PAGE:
Chapel Hill, N.C. — From newborn screening to required school vaccinations, young children tend to get regular medical attention.
It's when they become teenagers that many of them miss key visits with their doctors.
Chapel Hill pediatrician Dr. Janelle Shumate says too many parents think that after their children get vaccinations at the age of 10 or 11, all is well unless they get sick.
But she says teenagers have needs, ranging from vaccines to lifestyle factors that should be addressed as well.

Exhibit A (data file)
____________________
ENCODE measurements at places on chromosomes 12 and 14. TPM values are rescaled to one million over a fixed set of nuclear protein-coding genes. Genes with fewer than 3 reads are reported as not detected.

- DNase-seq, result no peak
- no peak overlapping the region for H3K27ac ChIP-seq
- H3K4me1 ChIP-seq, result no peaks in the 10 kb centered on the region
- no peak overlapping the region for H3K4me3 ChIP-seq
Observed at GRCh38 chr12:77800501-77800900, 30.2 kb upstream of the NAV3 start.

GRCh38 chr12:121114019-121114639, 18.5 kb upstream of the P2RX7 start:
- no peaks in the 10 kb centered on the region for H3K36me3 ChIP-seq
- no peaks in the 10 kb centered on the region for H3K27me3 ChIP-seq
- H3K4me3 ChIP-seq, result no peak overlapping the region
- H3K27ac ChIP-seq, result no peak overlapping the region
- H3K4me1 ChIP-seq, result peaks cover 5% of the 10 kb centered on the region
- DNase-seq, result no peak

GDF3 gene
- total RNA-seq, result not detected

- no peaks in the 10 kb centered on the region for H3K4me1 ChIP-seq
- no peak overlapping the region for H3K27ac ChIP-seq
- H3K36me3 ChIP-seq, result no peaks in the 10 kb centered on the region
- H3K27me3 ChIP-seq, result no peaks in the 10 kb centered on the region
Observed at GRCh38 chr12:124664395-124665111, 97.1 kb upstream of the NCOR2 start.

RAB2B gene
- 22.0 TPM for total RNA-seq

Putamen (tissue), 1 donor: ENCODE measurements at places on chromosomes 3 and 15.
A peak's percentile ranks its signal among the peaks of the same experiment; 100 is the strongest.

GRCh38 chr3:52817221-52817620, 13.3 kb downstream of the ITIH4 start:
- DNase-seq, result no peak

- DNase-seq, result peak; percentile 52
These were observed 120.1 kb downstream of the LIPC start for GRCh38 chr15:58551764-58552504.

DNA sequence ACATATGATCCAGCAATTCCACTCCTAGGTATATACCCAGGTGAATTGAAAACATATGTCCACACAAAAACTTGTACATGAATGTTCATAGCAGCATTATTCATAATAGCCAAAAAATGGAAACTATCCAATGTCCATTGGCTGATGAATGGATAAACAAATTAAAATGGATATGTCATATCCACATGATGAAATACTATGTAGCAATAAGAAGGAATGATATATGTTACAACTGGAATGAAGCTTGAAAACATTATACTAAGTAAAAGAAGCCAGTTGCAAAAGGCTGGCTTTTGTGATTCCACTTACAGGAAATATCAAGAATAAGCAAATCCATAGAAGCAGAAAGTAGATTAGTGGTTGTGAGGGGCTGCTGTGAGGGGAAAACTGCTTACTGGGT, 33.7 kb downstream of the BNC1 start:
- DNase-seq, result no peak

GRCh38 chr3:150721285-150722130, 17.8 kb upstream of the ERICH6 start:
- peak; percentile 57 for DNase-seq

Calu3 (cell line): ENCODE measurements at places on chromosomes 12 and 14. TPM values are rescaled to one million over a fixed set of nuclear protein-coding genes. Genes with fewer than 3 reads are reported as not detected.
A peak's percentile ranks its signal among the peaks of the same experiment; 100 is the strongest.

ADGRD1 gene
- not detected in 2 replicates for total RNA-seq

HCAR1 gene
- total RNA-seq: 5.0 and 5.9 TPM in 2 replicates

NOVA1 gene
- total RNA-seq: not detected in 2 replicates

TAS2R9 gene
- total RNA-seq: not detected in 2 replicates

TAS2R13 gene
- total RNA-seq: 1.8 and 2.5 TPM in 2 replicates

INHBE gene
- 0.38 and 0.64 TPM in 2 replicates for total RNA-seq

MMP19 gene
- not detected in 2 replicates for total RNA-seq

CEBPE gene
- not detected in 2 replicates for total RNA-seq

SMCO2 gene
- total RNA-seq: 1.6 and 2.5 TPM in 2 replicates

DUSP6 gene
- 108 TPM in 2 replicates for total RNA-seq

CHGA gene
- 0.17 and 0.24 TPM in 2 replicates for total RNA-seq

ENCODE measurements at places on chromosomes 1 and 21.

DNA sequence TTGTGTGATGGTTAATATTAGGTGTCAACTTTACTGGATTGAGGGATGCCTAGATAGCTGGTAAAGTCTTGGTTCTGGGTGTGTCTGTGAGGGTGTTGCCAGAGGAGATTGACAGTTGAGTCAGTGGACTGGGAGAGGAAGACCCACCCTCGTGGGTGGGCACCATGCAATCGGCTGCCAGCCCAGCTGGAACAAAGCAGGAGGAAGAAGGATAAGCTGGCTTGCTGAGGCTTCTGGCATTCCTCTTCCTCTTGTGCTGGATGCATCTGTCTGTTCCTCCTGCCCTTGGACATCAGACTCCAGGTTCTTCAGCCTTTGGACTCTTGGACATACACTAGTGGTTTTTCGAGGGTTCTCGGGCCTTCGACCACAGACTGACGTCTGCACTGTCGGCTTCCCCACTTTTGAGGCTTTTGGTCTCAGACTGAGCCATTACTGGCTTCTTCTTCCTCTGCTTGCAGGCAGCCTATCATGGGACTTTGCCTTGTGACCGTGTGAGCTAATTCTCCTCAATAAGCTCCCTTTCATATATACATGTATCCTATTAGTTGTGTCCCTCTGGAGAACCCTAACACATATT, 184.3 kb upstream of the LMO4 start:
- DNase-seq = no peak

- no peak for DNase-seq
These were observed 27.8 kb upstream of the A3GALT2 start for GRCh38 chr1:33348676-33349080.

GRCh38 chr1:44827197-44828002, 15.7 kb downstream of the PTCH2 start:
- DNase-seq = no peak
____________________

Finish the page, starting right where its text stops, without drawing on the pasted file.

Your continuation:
"We can protect your child against meningitis, and we really like to do that as they're entering middle school and then again before they go off to college," Shumate said.
Female adolescents also need to consider the HPV, or human papilloma virus, vaccine as well as a vaccine to help prevent hepatitis A.
Many teens do get sports physicals, which focus on muscular-skeletal and heart health, but they don't cover other aspects of health.
"It's not going to focus so much on those questions like, 'How are you coping with school?' and 'Do you have your vaccines up to date?'" Shumate said.
Shumate says she also wants to check on teens' diets and exercise habits as well as their mental statuses.